By Sheila Goss, Day Hiking Ambassador
My Tubbs Mountaineer snowshoes have become an integral part of my day hiking snowshoe fleet. This past winter has seen some really wonderful snowshoeing weather, and I was able to explore quite a variety of trails and conditions, giving these snowshoes a good workout. I have used them in deep powder, soft snow, steep uphills, and a few gnarly traverses and descents. The Mountaineers have proved to be a reliable, confidence-inducing snowshoe, suitable for the variety of terrain we encounter in Vermont.
I use the 25 inch snowshoes because we often have to negotiate tight, narrow trails. In some conditions, a longer snowshoe may be more suitable, but for all-around backcountry use, the Mountaineer 25 have worked out great. They are 8” x 25” , with a rugged but light 6000 aluminum frame, and Tubbs SoftTec™ decking that has proven extremely durable. They weigh 4.8 lbs. per pair, with a 178 in. surface area. These are the women’s specific model, so that is a bit smaller surface area than the men’s, most likely due to the slightly narrower nose on this shoe than on the men’s model.
The binding is easy to use, and holds my boots in place throughout some rigorous motion. This asymmetric ActiveFit+™ binding is comfortable, and holds my boot in an efficient position. I will note, the binding is gender specific; I wear men’s boots, and the narrower toe box of this model’s binding does leave some small gaps. However, I am able to snug my boot in the binding quite adequately, and never feel and slip and slide action. I did try my boots in a Men’s Mountaineer Snowshoes, and the boot fit perfectly; hence, your boot style should be taken into consideration for gender model determination. The woman’s specific binding fits up to a woman’s size 11 boot. My men’s boots are a size 8.5 , which converts to a women’s size 10. Therefore, it is apparently the size of the toe box on my men’s boots which results in the slight disconnect with the fit.
The combination of the Pro-step frame (with a longer, lower rise) and durable decking, has resulted in a nice level of flotation, helpful on those outing where I am breaking trail. The articulation of the pin connector and binding allow for my foot to stay in a comfortable, ergonomically efficient position while moving uphill, downhill, or on traverses.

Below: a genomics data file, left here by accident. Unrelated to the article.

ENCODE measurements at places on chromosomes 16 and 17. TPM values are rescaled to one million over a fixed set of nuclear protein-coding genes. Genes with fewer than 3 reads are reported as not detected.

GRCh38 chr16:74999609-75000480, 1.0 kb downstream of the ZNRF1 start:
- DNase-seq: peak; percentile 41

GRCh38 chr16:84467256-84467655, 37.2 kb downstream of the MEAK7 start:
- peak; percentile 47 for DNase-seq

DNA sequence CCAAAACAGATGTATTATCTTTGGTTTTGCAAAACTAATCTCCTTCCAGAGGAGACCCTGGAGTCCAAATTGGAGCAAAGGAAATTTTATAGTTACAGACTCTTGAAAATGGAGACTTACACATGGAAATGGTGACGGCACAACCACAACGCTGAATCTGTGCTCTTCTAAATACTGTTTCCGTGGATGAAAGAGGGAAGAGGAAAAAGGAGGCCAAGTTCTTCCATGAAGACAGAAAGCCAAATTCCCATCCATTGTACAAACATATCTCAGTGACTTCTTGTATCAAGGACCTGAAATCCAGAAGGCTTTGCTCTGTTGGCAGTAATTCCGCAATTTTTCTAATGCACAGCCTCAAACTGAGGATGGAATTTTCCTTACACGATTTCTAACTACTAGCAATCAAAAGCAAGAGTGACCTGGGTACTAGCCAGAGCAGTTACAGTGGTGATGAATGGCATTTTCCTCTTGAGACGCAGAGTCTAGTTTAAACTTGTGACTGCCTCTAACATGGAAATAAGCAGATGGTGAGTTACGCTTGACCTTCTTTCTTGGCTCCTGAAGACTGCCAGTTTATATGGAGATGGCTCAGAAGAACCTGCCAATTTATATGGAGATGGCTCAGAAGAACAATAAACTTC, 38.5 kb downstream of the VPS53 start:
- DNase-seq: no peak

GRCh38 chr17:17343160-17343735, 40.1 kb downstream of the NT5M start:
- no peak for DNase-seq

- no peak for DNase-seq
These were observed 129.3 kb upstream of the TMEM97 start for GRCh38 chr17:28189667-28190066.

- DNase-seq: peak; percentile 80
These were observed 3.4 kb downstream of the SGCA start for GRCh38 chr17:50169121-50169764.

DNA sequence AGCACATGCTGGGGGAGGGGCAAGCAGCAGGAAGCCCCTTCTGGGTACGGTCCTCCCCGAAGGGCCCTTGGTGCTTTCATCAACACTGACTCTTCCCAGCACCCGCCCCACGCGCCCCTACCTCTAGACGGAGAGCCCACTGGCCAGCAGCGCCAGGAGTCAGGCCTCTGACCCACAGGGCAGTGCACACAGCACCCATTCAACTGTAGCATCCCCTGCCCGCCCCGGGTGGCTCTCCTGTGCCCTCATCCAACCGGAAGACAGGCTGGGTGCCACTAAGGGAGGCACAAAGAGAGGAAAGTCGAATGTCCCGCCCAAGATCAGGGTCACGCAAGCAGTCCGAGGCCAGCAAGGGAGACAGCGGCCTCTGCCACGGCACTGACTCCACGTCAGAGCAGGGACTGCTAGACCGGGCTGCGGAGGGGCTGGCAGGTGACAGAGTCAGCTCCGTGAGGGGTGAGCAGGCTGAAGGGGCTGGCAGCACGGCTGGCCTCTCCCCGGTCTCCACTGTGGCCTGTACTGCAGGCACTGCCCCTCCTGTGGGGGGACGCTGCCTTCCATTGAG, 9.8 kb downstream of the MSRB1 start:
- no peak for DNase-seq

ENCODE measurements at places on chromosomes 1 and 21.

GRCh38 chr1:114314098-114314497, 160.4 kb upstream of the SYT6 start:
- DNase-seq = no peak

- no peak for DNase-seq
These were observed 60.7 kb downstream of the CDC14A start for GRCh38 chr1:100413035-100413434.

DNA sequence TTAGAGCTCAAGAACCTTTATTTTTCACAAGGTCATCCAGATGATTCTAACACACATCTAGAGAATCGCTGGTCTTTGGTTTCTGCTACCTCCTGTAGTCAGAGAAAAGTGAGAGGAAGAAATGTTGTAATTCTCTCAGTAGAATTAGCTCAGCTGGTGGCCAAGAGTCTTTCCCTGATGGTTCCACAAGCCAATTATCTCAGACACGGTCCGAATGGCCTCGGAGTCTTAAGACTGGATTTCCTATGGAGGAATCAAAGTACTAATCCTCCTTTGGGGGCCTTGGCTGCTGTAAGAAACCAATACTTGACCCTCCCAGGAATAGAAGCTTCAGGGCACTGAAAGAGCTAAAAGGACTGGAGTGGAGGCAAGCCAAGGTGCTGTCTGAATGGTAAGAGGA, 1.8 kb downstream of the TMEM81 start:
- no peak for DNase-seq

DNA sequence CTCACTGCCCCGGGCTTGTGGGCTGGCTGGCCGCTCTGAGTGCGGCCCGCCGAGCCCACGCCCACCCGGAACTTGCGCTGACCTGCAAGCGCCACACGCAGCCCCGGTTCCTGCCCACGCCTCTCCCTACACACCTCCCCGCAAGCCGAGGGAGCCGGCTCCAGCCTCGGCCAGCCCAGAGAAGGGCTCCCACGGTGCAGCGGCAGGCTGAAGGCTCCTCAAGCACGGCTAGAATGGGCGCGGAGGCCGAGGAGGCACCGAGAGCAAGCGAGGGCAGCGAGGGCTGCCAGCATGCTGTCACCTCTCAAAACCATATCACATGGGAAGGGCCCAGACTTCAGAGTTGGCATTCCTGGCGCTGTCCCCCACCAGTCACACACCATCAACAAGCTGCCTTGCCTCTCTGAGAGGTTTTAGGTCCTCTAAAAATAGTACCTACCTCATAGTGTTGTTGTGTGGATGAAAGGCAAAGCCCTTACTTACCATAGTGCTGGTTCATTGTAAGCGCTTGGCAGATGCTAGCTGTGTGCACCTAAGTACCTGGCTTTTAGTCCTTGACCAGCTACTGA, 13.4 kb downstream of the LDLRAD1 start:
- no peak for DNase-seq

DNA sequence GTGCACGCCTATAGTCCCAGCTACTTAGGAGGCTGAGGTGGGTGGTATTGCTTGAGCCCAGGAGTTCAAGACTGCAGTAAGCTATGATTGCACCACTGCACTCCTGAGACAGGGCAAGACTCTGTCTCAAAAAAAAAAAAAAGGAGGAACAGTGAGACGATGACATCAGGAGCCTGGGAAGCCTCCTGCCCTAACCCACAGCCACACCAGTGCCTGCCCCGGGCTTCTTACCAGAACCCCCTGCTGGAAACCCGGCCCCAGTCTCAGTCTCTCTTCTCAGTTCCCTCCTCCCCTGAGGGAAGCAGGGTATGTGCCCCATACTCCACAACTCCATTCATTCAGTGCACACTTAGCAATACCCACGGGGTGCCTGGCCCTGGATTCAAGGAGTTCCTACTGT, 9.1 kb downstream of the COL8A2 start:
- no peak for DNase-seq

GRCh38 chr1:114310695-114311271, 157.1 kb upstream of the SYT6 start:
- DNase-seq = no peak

The heel lift is a great assist on steep uphill climbs; it is easily put into position, and then released, by using the end of my pole grip. I do not think I would ever again snowshoe without heel lifts, as they really do relieve the leg stress, and increase efficiency, on steep climbs.
The toe and heel position crampons on this snowshoe provide real confidence; they are aggressive, and have proved to keep me feeling secure in all snow conditions. The toe crampon (the Anaconda) has 8 aggressive teeth, and really hold the shoe in position on steep climbs. The heel crampon (the Python) is positioned under the heel, with 3 side teeth on each side, and a large rear tooth on each side; this gives good traction, grip, and braking on descents. There are no traction side rails on this shoe, but the combination of a good strong frame, and the toe and heel crampons make it reliable on tricky traverses.
The Women’s Mountaineer Snowshoe has white decking, with grey and purple subtle graphics. The binding straps are purple, as is the aluminum frame. This would not be my first color choice, but they actually look spiffy as they work up the trail! The white decking material under my boot area has faded/discolored a bit, but that in no way affects the performance of these fine snowshoes. They have picked up a few minor dings and scratches over the course of an active season, but again, this is only a cosmetic effect. I expect that these snowshoes, much as my other Tubbs snowshoes, with last for many years, and many adventures!
Snowshoeing, paddling, hiking—Sheila Goss of Stowe, VT does it all with her dog, Gryphon, by her side.